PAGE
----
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‘Discrimination is wrong’: Supreme Court ruling denounced as setback for gay rights

People react outside of the Supreme Court Friday, June 30, 2023, in Washington, after the Supreme Court's conservative majority ruled that a Christian graphic artist who wants to design wedding websites can refuse to work with same-sex couples. The court ruled 6-3 for designer Lorie Smith despite a Colorado law that bars discrimination based on sexual orientation, race, gender and other characteristics. Smith had argued that the law violates her free speech rights. (AP Photo/Mariam Zuhaib)Mariam Zuhaib/Associated Press

A Supreme Court ruling Friday that said a graphic artist could refuse to create wedding websites for same-sex couples was hailed by some as a victory for free speech and denounced by others as a troubling setback for gay rights.

Voting along ideological lines, the court ruled 6-3 in favor of a Colorado web designer who said she had a First Amendment right to refuse services for same-sex marriages, despite a state law barring discrimination against gay people.

Justice Neil M. Gorsuch, who wrote the majority opinion for the court, said that “the opportunity to think for ourselves and to express those thoughts freely is among our most cherished liberties and part of what keeps our Republic strong.”


In a blistering dissent, Justice Sonia Sotomayor said, “Today, the Court, for the first time in its history, grants a business open to the public a constitutional right to refuse to serve members of a protected class.”

US Transportation Secretary Pete Buttigieg, the first openly gay Cabinet member confirmed by Congress, criticized the ruling, saying “the Constitution is no license for a business to discriminate.”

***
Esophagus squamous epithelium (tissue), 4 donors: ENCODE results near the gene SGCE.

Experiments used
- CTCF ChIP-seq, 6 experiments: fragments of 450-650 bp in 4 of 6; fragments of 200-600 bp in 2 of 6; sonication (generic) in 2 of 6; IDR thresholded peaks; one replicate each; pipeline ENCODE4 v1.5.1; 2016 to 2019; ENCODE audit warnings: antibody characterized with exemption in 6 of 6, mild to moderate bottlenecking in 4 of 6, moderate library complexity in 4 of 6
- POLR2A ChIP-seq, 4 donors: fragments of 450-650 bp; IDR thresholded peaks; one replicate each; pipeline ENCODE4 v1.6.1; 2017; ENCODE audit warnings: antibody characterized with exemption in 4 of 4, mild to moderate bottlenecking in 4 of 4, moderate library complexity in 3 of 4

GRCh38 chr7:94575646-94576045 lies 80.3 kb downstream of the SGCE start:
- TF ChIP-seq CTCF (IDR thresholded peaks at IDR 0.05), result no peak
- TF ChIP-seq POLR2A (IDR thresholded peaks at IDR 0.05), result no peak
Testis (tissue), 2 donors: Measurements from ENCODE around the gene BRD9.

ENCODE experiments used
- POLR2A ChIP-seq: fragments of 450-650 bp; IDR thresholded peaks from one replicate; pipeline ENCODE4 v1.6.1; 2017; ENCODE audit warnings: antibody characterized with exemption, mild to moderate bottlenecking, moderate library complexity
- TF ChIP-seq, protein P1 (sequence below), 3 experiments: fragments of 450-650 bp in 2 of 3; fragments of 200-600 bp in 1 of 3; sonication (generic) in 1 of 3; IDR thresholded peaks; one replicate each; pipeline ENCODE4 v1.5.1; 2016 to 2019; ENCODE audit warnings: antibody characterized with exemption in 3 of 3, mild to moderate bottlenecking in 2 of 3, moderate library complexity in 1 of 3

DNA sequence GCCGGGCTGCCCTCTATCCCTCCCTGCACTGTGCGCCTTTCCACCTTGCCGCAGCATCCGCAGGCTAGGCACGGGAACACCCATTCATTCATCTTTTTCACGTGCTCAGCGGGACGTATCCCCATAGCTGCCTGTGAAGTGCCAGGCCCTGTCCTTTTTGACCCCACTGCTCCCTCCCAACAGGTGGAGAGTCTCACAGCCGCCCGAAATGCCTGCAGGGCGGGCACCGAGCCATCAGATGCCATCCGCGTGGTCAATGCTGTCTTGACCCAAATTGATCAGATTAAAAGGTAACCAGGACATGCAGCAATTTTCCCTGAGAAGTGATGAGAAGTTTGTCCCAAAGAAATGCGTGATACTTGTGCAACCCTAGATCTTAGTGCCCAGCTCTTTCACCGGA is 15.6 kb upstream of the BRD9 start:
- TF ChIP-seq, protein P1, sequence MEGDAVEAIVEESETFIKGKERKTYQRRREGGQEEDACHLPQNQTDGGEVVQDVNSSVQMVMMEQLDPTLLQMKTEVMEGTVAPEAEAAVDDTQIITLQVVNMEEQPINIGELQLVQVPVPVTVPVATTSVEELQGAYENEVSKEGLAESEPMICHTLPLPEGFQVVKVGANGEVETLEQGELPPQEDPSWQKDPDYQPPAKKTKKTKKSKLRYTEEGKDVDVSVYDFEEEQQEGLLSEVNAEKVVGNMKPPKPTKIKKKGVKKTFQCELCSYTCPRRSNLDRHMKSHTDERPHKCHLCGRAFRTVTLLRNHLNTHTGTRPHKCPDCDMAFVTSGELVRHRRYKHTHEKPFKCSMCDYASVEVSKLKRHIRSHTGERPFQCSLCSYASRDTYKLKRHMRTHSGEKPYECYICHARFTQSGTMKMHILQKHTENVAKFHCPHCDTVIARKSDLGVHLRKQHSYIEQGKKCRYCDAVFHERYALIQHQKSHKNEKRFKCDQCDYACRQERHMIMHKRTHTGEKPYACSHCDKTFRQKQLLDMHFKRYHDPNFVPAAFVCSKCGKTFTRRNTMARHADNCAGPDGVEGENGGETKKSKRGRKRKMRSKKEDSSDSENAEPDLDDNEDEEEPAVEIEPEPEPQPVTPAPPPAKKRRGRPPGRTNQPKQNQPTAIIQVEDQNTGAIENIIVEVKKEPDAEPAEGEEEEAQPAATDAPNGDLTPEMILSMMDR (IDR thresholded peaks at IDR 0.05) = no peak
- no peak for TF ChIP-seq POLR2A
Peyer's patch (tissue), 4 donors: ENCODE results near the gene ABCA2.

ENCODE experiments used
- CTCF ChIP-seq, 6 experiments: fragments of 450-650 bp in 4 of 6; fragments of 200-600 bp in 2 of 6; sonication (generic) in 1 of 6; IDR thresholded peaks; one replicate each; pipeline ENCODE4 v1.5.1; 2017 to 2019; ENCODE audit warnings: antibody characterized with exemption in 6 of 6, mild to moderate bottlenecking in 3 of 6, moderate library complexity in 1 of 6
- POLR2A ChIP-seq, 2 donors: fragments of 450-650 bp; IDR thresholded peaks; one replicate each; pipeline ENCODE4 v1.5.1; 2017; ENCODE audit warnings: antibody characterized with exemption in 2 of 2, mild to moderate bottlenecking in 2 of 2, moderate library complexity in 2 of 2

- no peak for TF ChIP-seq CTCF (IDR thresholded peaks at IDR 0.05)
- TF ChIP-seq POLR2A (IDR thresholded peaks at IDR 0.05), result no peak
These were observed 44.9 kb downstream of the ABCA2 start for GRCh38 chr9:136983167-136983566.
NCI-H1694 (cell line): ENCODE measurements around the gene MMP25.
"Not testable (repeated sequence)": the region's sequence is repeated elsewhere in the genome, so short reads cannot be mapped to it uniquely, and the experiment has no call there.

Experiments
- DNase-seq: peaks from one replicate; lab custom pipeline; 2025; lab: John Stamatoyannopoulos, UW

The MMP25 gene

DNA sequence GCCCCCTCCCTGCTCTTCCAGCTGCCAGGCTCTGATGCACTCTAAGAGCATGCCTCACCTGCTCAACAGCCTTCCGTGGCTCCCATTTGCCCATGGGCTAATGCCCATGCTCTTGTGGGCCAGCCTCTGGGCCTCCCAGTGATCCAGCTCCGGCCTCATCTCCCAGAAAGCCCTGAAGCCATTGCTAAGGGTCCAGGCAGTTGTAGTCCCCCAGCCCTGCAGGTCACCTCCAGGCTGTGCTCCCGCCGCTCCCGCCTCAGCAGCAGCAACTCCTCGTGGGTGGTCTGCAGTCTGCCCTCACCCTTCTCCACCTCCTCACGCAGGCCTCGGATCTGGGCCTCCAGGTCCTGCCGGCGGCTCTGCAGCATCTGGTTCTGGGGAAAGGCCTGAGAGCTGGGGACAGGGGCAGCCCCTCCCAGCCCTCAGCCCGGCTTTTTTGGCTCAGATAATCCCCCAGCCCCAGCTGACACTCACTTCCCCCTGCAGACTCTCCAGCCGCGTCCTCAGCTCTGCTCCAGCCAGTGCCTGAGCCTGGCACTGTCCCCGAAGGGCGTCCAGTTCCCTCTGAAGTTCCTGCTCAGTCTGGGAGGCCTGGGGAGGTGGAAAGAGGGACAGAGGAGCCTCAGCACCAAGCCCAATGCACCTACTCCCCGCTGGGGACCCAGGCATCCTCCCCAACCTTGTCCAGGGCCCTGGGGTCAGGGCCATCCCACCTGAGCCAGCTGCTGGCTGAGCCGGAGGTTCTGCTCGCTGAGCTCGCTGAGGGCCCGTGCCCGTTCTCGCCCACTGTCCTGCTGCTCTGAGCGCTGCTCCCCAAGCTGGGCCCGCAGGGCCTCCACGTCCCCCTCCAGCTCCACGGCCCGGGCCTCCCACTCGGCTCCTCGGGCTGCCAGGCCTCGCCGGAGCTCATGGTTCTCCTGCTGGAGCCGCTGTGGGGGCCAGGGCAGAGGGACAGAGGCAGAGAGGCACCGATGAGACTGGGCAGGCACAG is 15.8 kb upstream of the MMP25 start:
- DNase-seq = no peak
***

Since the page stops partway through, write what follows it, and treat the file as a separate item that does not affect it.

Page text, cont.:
“Discrimination is wrong,” he wrote on Twitter. “Today’s ruling will move America backward.”

Governor Maura Healey, the first openly gay governor of Massachusetts, said in a statement, that the decision was “deeply disappointing and yet another example of the Supreme Court’s callous disregard for the wellbeing of the very communities that need protecting.”

Kelley Robinson, president of the Human Rights Campaign, said the high court’s ruling was “a dangerous step backward, giving some businesses the power to discriminate against people simply because of who we are.”

“Our nation has been on a path of progress — deciding over the course of many decades that businesses should be open regardless of race, disability or religion. Many states have expanded this promise to include sex, sexual orientation and gender identity — this is a deeply troubling crack in our progress and should be alarming to us all,” she said. “People deserve to have commercial spaces that are safe and welcoming.”


Darcy Hirsh, senior director of policy and advocacy at Interfaith Alliance, a progressive group, said “today’s ruling from the far-right Supreme Court majority is a radical reinterpretation of settled civil rights law, giving businesses a green light to discriminate against any person who looks, believes, or lives differently than they do under the guise of religious freedom.”

The Log Cabin Republicans, an organization that advocates for gay people within the party, said the decision represented a “win for anyone who believes, as LGBT conservatives do, in freedom of speech and religious expression, even when we may not agree with it.”

Former Vice President Mike Pence, an evangelical Christian and Republican presidential candidate, praised the court’s decision in a statement, The New York Times reported. “Religious freedom is the bedrock of our Constitution,” he said, “and today’s decision reminds us that we must elect leaders who will defend that right and appoint judges who support religious freedom.”

Kristen Waggoner, a lawyer who brought Colorado business owner Lorie Smith’s case to the high court, hailed the decision.

“The U.S. Supreme Court rightly reaffirmed that the government can’t force Americans to say things they don’t believe. The court reiterated that it’s unconstitutional for the state to eliminate from the public square ideas it dislikes, including the belief that marriage is the union of husband and wife,” she wrote. “Disagreement isn’t discrimination, and the government can’t mislabel speech as discrimination to censor it.”


Martin Finucane can be reached at martin.finucane@globe.com.